The Investigatory Powers Tribunal and the rule of law – Natasha Simonsen

16 February 2015 by

gchqLiberty & Ors v GCHQ [2015] UKIPTrib 13_77-H (6 February 2015) – read judgment

Despite being hailed as an ‘historic victory in the age-old battle for the right to privacy and free expression’, closer examination of a recent ruling by the Investigatory Powers Tribunal (‘IPT’)  reveals it to have been a hollow victory.

The case arose from the Snowden leaks, which unveiled a vast communications interception program led by the US National Security Agency (‘NSA’). Intercepted communications can include the content of emails as well as ‘metadata’, and can extend to purely internal communications as well as communications with a US connection. For example, an email exchange between Leeds and London may be liable to interception by the NSA simply because it happens to be routed through a US server at some stage along the line. The Regulation of Investigatory Powers Act 2000 (‘RIPA’) establishes a framework for interception of communications by UK authorities, but of course those provisions don’t apply to interceptions by foreign state authorities in their own territory. Once intercepted by the NSA, mutual intelligence sharing arrangements can lead the same Leeds-London email to be handed over to the UK authorities, notwithstanding that the UK authorities would have needed a RIPA warrant had they wished to conduct the interception themselves.

A range of NGOs led by Liberty claimed violations of Articles 8 and 10 of the European Convention on Human Rights by the intelligence services in the reception, use, storage and transmission of such material. Importantly, the Articles 8 and 10 rights to privacy and free expression are not unqualified: they may be limited ‘in accordance with the law’ or as ‘prescribed by law’, and [as] necessary in a democratic society’ pursuant to (inter alia) ‘the interests of national security’. The claimants alleged that the absence of a legal framework for regulating intercepted material of this kind violated the ‘in accordance with law’ requirement in Article 8 and the ‘prescribed by law’ requirement in Article 10.

The ‘prescribed by/in accordance with law’ requirement has been the subject of detailed guidance from the Strasbourg Court in cases such as Malone v UK, Khan v UK, Liberty v UK and Kennedy v UK. The upshot of those cases is that to be considered ‘in accordance with law’ the measures must satisfy three requirements. They are (1) ‘the impugned measure must have some basis in domestic law’; (2) the relevant domestic law must be ‘compatible with the rule of law and accessible to the person concerned’; and (3) ‘the person affected must be able to foresee the consequences of the domestic law for him’: see Kennedy, at [151].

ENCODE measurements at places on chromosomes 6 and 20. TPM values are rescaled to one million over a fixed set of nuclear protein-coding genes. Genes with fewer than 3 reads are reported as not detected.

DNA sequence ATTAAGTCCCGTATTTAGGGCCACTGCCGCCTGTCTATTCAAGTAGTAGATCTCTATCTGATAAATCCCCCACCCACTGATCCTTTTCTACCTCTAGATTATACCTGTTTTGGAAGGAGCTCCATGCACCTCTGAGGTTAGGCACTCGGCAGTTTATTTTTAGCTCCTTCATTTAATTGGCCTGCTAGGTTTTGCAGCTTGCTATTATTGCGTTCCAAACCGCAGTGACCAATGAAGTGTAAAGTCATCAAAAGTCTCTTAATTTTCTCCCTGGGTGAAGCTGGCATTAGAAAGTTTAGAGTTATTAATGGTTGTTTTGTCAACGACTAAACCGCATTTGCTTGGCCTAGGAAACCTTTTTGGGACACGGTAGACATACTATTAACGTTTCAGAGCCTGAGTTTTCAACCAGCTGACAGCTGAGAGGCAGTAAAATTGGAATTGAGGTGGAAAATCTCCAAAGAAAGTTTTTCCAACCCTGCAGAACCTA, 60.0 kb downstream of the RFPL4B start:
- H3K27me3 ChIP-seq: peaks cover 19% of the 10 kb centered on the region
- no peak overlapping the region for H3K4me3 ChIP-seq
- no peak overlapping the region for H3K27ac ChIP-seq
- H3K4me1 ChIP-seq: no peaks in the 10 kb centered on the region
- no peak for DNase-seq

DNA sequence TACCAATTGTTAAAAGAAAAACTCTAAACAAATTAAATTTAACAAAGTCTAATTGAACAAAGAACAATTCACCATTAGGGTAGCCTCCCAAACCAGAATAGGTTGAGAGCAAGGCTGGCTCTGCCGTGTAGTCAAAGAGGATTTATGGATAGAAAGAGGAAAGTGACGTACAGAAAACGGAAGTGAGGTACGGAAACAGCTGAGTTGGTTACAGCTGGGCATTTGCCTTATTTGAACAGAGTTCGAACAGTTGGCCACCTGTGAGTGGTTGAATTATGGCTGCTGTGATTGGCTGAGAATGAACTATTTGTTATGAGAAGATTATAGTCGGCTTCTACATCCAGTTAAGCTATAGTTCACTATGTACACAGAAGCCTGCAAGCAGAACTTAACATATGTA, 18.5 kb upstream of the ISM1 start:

The IPT’s judgment last week in Liberty & Ors v GCHQ substantially watered down those requirements. In place of the first Kennedy requirement, the IPT held it was sufficient that ‘appropriate rules or arrangements exist and are publicly known and confirmed to exist’ [41]. This reference to ‘arrangements’ (emphasis in the original judgment) is significantly vaguer than the requirement in Kennedy for a clear basis in domestic law, and in light of the Tribunal’s finding, it seems it will be satisfied by the mere existence of internal guidelines or policies. In place of the second Kennedy requirement, the IPT held that the content of the rules need only be ‘sufficiently signposted, such as to give an adequate indication’ of their content: [41] (original emphasis). The deletion of the reference to the rule of law in the Kennedy criterion is significant: as is well known, the rule of law is generally taken to require (at least, and inter alia) that laws be clear, prospective, open and stable. How else can laws purport to guide conduct? Finally, in place of the third Kennedy requirement of foreseeability, the IPT held that the ‘arrangements’ need only be ‘subject to proper oversight’: [41]. The existence of an Interception of Communications Commissioner, and of the IPT itself, was of considerable importance in that regard. The rule of law requirements of clarity and openness have been dispensed with, in favour of mere ‘arrangements’ that are ‘publicly known and confirmed to exist’, however ambiguous are the ‘signposts’ as to their content, and however toothless the mechanisms for oversight.